Sunday, October 3, 2010

Guess What I'm Reading

In August I was rummaging on the shelves for something to read and stumbled across a book that would define the rest of my summer and a good chunk of my fall. Years ago Jeff had picked up the collected works of Sherlock Holmes. I hadn't paid the books much mind. I'm not much of a mystery reader. But in August, shortly after coming back from Alaska and catching a bit of the Robert Downey Jr. version, I picked up Holmes and was instantly hooked. I started with A Study in Scarlet, his debut, and went on from there. I literally couldn't stop.

I've read all four Sherlock Holmes novels (A Study in Scarlet, The Sign of Four, The Hound of the Baskervilles, and The Valley of Fear). I've read every short story that Arthur Conan Doyle wrote about his master detective. Lately I've been looking for some background information about the fictional detective and his trusty companion Watson. I'm also seeking out every film version on Holmes that I can get my hands on. I am completely and utterly smitten.

Reading Sherlock Holmes is a bit different from reading other mysteries. With other mysteries there are little clues and hints that lead the reader towards the culprit. Often a reader can figure out the thief or murderer well before the reveal. Not so with Holmes. Since we hear most of the tales through Watson's viewpoint, there are no clues for us to connect. There are no clear suspects for us to follow.

Frederic Steele's Holmes

In fact it was incredibly rare that I could figure the mystery out before Holmes did his final reveal. Instead, most of the time I was just along for the ride. Doyle's stories build over a number of pages, with investigation and discussion, but it is always Sherlock who at the end states the facts, how he came to his conclusion, and apprehends his criminal. Always in the most surprising way possible. We are often left in the dark (like Watson) up until the final moments. It's that bit of surprise in each story that kept me reading. These are not mysteries. These are unexpected tales.

Sidney Paget's Holmes

And Holmes himself is an enigma. Cold, calculating, standoffish, he is the genius who lacks a bit of social tact. He's not ogreish but he is not the most warm and fuzzy character. He's vain and impatient. He's distant to the point of callous. As Watson puts it so beautifully, he's immune to the softer passions. He often uses Watson badly during his adventures but here's the odd part, we still love him. He's just so damn brilliant. Watson on the other hand is not as brilliant but instantly likable. We enjoy his company even if it isn't constantly filled with bits of knowledge and odd deductions. The two play foil against the other. Watson with his general good-naturedness and Holmes with his prickly intelligence.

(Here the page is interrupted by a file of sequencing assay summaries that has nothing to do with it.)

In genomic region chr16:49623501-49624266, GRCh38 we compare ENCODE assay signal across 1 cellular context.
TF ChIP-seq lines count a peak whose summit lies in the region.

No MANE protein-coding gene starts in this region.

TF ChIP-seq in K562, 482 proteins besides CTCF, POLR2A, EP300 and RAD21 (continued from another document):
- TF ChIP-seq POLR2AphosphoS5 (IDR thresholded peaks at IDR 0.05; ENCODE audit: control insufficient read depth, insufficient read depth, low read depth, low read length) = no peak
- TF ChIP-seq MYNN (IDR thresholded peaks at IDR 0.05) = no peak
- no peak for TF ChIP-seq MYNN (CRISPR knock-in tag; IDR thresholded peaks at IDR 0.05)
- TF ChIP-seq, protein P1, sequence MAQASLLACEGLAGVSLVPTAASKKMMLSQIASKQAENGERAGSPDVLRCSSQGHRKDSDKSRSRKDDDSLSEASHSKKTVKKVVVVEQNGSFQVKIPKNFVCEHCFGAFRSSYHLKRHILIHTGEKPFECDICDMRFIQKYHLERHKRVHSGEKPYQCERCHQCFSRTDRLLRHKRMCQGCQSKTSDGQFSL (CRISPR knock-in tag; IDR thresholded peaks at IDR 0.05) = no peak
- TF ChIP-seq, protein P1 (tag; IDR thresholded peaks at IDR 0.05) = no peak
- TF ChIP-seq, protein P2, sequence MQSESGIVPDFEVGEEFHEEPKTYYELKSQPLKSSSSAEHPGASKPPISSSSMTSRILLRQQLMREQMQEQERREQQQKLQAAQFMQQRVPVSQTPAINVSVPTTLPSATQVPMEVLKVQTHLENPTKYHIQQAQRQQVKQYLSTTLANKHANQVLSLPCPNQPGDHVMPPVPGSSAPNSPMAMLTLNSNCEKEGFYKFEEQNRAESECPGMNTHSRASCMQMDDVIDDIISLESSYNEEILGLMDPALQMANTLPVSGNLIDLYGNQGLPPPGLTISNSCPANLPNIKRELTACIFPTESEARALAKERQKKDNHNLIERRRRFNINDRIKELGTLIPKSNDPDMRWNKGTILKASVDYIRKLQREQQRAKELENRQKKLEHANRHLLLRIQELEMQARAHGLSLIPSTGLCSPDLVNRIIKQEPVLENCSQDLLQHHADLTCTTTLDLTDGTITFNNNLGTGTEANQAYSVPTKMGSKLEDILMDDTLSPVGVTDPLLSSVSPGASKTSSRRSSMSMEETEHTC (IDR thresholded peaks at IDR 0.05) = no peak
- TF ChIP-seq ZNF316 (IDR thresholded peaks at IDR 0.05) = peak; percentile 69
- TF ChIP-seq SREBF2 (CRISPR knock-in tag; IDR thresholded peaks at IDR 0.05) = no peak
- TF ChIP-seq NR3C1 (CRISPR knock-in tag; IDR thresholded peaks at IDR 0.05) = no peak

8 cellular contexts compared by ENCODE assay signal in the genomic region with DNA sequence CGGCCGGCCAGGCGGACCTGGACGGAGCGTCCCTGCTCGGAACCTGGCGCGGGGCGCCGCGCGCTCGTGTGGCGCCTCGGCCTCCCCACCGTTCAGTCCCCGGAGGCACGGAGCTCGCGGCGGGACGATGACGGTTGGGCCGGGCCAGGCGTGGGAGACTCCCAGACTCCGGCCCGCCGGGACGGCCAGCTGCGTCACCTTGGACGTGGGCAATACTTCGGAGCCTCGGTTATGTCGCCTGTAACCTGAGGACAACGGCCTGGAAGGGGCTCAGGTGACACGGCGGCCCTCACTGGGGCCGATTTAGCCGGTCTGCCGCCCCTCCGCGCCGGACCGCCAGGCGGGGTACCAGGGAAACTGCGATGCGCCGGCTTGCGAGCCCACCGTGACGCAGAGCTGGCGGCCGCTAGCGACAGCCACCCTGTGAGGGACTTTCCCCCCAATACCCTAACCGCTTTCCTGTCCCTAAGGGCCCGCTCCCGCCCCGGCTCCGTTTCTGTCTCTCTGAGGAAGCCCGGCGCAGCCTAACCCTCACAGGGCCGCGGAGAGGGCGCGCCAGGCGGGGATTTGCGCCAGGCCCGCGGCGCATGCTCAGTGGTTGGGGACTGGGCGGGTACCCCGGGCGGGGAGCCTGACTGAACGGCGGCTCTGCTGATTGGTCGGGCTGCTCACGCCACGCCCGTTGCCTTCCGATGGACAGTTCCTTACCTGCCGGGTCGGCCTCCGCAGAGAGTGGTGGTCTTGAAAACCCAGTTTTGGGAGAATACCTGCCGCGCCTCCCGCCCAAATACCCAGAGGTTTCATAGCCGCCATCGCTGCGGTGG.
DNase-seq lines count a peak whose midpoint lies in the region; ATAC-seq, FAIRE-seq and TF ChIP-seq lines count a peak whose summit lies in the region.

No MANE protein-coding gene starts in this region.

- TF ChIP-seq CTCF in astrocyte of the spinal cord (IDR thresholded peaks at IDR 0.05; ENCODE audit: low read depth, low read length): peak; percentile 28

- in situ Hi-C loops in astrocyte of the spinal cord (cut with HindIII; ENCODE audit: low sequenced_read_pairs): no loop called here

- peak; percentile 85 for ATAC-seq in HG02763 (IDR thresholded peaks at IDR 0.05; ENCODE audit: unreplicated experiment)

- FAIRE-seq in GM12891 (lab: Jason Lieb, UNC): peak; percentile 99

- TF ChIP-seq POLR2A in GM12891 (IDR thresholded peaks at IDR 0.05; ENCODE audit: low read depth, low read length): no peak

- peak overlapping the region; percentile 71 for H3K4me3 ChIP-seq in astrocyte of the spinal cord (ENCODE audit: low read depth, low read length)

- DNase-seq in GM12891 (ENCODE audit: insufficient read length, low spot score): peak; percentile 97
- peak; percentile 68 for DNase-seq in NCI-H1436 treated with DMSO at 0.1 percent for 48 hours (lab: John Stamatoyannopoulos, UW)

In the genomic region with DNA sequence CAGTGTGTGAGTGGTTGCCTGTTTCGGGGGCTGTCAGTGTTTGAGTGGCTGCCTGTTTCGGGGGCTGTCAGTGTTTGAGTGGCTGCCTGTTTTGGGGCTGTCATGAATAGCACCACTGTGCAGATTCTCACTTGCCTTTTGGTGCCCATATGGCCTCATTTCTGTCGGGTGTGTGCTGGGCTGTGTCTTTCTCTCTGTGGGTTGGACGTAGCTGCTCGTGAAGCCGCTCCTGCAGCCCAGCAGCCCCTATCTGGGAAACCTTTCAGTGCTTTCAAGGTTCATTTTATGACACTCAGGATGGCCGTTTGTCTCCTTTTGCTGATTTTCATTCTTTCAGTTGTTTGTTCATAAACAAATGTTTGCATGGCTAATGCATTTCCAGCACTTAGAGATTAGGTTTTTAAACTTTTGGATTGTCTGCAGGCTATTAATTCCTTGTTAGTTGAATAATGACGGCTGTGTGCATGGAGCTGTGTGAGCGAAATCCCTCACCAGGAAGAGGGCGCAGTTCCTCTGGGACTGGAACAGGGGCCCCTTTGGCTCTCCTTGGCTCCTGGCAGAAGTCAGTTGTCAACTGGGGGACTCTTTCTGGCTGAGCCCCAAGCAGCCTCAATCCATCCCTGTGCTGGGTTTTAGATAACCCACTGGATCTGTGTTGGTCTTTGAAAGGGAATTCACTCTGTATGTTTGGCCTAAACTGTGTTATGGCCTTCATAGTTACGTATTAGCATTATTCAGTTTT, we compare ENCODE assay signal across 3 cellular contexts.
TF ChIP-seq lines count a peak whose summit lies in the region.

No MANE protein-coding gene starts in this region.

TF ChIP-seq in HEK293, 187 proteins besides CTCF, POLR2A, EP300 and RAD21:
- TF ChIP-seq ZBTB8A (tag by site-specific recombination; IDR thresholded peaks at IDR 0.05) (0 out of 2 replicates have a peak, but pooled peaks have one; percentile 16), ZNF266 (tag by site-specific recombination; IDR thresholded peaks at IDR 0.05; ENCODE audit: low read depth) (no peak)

Downey Jr's Holmes

I'm a little ashamed to say that the first Holmes representation that I've seen was Robert Downey Jr.'s. I was surprised by how many lines the movie took directly from the books. The film was in the spirit of the stories although Downey Jr was a bit more human of a character than Holmes seemed to me. The film was fun and filled with great scenes that fans would easily recognize from the books but the involvement of Irene Adler and Moriarty seemed a bit too much to me. For two characters who play such a small role in the books and stories (Adler one and Moriarty only a couple) they had a large impact on the film. Now I'll have to find Basil Rathbone's version. And continue on with Sherlock Holmes mania. Who knows, I may just read the stories all over again. Yep, they were that good.

4 comments:

Keith said...

It's been a long time since I have read any of the Holmes books. I remember loving The Sign of Four and The League of Redheaded Men, but I couldn't tell you anything about the plots now. Most of it is gone.

Except for little snippets, like Holmes castigating Watson for telling him that there are nine planets, and that he shall endeavor to forget that fact because he wants his mind uncluttered.

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Keith said...

I feel bad for not having congratulated you for your blog. Artsdeco has shown me up.

Cat B said...

@Keith, The Sign of Four might have been my favorite of the novels. I was surprised at how different all of the novels were. The Redheaded Men League is a great one. My favorites were probably The Adventures of the Man with the Twisted Lip, The Bruce Parkington Plans, and for sheer horror The Adventueres of the Devil's Foot. Creepy. But I know what you mean. I probably won't remember the separate plots within a year. Even now I get some of the stories confused.

@JG who's post was up here before. Thanks for the offer. I might have to take you up on it. Annotated Holmes would be interesting. I'd love to learn more about the time and setting these were written in.

@Artsdeco. Thanks for the offer. I'm happy with my wallpaper since it's my own photo.

@Keith (again) ;-) That's hilarious.